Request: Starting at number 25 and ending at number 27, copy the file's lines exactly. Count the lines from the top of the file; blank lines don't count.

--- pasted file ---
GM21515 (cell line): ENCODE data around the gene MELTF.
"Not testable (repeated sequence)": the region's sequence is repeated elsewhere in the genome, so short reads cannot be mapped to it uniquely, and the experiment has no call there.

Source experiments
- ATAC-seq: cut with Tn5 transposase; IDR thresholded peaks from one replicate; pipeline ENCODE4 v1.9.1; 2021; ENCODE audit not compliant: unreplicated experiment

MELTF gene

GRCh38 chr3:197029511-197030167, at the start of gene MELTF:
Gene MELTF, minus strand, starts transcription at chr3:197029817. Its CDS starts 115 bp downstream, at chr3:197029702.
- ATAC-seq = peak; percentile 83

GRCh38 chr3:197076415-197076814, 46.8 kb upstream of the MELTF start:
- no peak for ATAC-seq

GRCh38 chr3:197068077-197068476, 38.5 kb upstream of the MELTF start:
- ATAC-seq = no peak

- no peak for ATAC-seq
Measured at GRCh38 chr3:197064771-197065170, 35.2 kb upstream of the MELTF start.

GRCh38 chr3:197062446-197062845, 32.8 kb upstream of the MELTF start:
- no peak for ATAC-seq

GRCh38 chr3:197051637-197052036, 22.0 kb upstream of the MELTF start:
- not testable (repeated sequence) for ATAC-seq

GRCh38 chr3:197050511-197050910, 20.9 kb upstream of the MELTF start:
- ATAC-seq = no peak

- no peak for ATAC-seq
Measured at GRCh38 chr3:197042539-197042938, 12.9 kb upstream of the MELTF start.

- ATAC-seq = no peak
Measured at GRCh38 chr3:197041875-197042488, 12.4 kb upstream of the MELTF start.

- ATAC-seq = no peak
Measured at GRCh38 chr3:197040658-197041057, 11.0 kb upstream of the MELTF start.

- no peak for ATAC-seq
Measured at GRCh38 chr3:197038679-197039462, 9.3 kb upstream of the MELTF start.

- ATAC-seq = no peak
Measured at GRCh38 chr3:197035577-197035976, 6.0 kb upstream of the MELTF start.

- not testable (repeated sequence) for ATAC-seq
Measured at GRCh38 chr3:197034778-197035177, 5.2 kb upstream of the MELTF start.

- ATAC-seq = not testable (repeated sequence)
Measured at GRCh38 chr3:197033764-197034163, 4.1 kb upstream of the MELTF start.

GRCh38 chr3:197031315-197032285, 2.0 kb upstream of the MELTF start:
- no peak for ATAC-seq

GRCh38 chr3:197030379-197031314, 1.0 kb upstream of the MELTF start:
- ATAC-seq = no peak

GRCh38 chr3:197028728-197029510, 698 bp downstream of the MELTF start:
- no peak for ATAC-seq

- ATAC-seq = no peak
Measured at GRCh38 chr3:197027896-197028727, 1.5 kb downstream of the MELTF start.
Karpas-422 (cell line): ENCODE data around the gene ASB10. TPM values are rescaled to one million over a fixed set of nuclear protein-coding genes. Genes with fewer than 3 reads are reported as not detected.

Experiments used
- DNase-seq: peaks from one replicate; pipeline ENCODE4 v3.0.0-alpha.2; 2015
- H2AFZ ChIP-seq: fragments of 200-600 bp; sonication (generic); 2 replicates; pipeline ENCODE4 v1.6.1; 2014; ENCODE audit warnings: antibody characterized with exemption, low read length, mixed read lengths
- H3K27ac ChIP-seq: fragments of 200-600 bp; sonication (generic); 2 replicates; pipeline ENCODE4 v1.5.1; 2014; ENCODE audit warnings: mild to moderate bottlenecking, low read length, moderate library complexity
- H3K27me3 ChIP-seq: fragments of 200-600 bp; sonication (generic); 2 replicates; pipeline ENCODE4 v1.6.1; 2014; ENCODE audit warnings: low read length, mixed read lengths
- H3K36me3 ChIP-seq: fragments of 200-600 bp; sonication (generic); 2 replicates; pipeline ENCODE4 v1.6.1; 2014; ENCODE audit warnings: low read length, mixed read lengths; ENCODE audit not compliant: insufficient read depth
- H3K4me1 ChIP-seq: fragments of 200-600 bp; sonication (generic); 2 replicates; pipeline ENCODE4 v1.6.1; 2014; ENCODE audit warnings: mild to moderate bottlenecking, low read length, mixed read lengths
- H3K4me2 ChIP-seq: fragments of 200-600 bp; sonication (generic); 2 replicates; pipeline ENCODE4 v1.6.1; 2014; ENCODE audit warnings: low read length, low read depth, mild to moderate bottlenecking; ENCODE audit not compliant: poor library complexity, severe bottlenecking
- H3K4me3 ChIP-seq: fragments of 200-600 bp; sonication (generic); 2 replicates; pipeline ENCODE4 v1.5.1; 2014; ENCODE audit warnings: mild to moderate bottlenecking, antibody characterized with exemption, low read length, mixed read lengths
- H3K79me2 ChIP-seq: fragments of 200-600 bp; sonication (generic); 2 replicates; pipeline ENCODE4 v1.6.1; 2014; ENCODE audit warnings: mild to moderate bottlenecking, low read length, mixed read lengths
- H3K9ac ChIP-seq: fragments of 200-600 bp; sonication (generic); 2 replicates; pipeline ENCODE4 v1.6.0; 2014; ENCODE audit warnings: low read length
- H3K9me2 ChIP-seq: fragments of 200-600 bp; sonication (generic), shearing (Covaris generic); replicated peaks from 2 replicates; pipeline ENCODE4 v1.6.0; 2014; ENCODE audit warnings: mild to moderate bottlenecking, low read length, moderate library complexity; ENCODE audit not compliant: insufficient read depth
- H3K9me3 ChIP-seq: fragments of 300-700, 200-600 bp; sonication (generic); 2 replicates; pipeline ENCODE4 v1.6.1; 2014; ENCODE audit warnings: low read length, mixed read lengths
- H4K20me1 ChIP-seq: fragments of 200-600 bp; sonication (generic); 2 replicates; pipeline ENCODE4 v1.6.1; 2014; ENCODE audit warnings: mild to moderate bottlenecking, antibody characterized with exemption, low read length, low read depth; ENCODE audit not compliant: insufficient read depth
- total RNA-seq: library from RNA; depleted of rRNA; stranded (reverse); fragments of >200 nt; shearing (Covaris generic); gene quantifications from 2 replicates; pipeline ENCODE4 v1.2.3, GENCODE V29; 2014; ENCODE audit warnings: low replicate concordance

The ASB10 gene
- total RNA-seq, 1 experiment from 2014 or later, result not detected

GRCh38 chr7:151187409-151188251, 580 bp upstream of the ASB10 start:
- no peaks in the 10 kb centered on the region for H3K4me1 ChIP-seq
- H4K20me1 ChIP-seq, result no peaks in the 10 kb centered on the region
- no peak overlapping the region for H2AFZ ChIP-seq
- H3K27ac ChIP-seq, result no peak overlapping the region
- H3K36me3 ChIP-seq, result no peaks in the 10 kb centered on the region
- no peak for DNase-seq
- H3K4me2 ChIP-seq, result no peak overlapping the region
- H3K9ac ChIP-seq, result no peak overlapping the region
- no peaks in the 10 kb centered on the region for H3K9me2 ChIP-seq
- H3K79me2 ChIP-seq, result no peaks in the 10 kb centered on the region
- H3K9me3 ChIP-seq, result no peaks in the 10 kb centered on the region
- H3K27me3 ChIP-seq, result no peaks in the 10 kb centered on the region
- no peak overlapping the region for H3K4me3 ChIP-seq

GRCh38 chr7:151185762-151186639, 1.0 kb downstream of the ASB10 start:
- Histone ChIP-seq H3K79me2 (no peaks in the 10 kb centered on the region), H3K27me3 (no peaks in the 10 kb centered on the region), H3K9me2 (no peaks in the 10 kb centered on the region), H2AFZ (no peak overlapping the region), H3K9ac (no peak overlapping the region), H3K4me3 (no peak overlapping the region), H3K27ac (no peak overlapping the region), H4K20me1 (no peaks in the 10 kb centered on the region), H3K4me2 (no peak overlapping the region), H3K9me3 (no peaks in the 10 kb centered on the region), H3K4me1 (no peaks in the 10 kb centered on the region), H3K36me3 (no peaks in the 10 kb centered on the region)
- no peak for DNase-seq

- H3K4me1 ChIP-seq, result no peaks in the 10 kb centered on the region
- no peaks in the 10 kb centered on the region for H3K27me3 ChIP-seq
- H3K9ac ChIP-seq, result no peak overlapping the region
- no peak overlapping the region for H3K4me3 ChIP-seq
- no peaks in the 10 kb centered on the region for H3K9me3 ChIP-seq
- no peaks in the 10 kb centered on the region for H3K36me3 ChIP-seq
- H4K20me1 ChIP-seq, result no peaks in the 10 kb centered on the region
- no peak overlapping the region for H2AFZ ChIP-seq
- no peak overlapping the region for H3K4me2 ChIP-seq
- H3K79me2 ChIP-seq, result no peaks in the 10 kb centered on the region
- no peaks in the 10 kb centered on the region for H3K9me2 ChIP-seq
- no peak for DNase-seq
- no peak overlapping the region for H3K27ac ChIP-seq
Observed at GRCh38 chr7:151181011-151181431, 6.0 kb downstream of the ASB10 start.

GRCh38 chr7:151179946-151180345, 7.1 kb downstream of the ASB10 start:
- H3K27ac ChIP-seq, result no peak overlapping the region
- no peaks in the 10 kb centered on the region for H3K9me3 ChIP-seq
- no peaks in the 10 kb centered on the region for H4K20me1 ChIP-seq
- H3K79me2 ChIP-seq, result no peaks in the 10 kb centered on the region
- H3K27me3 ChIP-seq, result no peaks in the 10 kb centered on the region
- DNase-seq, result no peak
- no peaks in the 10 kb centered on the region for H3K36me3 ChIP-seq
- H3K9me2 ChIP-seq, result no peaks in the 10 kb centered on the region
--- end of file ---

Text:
- ATAC-seq = no peak
Measured at GRCh38 chr3:197040658-197041057, 11.0 kb upstream of the MELTF start.

- no peak for ATAC-seq